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  • techbraintechbrain 26 replies0 threads Junior Member
    Good to hear!!
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  • SantezSantez 1 replies0 threads New Member
    do you understand well your personality? it could well be playing that role in your social life. However i do not see any need for any worry. we all cannot behave in the same kind of manner. maybe being the loner is the best person one can ever be. perhaps it is the wisest decision we can ever make.
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  • REJINA03REJINA03 1 replies0 threads New Member
    edited April 2019
    thank you
    edited April 2019
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  • AggieMomAgainAggieMomAgain 319 replies3 threads Member
    @leafconeybearismart :smile:

    I was just wandering around on CC and your thread caught my eye. I hope that things work out for you, your last post sounds more positive, except one thing really jumped out at me, you wrote:

    "I was always forcing myself to be friends with people in my major (education) as I don't really like children and that's kind of all they liked to talk about. They're all very nice, but definitely more acquaintances than friends."

    So why are you an Education Major if you don't like kids? Does your school have counseling for major selection or careers? Please check out an alternative path that uses your skills and interests. That might also improve your outlook on life.

    A good teacher can impact a child's life in so many ways, an unhappy teacher can also impact a child's life. If you aren't happy around children, will you be a positive influence?
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  • leafconeybearismartleafconeybearismart 102 replies30 threads Junior Member
    @AggieMomAgain Totally fair question! I'm majoring in secondary education so I can interact more with the material I love and have intellectual conversations about it without having to talk down to children. Most education majors here are elementary ones who always talk about how much they love kids and can't wait to have some of their own or love playing with them and while I definitely don't relate to that, I certainly don't dislike children.
    That said, I'm also an education major simply because I love English and history and I'm going to try to find a job in those, and if I can't education is a backup.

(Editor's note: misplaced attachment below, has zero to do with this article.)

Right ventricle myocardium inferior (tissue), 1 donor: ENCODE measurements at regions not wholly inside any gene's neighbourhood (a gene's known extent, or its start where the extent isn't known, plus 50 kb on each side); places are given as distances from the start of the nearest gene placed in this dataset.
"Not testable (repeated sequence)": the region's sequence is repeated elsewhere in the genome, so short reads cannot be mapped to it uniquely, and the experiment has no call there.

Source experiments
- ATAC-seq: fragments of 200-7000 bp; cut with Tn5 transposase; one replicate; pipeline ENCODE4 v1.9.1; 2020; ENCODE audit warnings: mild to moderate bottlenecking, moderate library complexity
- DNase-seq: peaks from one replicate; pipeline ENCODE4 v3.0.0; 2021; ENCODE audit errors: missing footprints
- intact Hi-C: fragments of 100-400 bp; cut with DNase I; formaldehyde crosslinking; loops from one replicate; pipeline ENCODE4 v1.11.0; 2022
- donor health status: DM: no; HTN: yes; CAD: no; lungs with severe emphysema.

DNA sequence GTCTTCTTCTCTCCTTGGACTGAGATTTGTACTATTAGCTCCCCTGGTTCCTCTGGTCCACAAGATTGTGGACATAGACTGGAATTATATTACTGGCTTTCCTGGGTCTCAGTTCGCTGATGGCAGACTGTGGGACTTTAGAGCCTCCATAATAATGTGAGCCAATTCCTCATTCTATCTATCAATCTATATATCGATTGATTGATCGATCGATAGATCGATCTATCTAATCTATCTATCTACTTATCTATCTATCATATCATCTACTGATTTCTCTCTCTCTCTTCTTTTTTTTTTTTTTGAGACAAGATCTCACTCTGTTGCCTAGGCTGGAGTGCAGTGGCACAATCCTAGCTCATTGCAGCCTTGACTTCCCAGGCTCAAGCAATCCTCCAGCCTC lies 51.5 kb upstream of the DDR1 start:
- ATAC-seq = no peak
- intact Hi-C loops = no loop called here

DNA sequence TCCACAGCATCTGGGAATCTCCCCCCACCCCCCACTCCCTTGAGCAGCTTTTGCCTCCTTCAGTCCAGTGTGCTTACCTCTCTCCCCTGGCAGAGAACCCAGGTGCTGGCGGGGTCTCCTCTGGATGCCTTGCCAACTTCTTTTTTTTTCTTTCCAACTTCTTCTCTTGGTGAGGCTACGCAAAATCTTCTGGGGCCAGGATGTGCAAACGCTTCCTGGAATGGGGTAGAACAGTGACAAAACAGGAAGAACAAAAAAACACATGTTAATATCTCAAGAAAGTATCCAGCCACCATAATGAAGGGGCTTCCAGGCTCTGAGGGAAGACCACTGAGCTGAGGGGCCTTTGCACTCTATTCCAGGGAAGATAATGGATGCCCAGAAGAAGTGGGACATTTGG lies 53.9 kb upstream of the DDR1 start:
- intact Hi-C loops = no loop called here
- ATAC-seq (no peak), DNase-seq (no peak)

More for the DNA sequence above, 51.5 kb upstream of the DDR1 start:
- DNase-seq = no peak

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  • MoonKnightMoonKnight 377 replies9 threads Member
    @leafconeybearismart Congratulations on making new friends! I struggled with finding friends in college too. I still am struggling to be honest.
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  • jym626jym626 56970 replies2989 threads Senior Member
    edited June 2019
    Yes, @MoonKnight, it appears to many posters here that you are struggling to be honest.....
    edited June 2019
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  • Rchunt55Rchunt55 17 replies4 threads Junior Member
    I was in a similar situation... My college experience wasn't what I expected socially but because it lacked some social balance but I was INVESTED in my academics and instead of drinking buddies, I met colleagues and other people with the same educational interests as me. It was beneficial.

    You can always join clubs. Assuming you're a freshman, I think freshmen put a lot of pressure on themselves to make friends that they don't realize there's different kinds of friendships. You can have drinking buddies. You can have study group friends. You can have book club friends. Friends from certain classes. All of it. Not all friendships are created equal in college.
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  • Rchunt55Rchunt55 17 replies4 threads Junior Member
    Basically what I'm saying is, I wouldn't discredit "small friendships" if you meet someone in class and you guys always hang around each other, maybe invite that person to lunch. Maybe start a study group with that person. Etc.

    Once you start counting all the small friendships as real friendships, you'll feel less alone imo. That's just how adult friendships work. It's complicated. In the adult world, you can make a friend at work, talk to that person all day long about anything and everything but never hang out with them outside of work.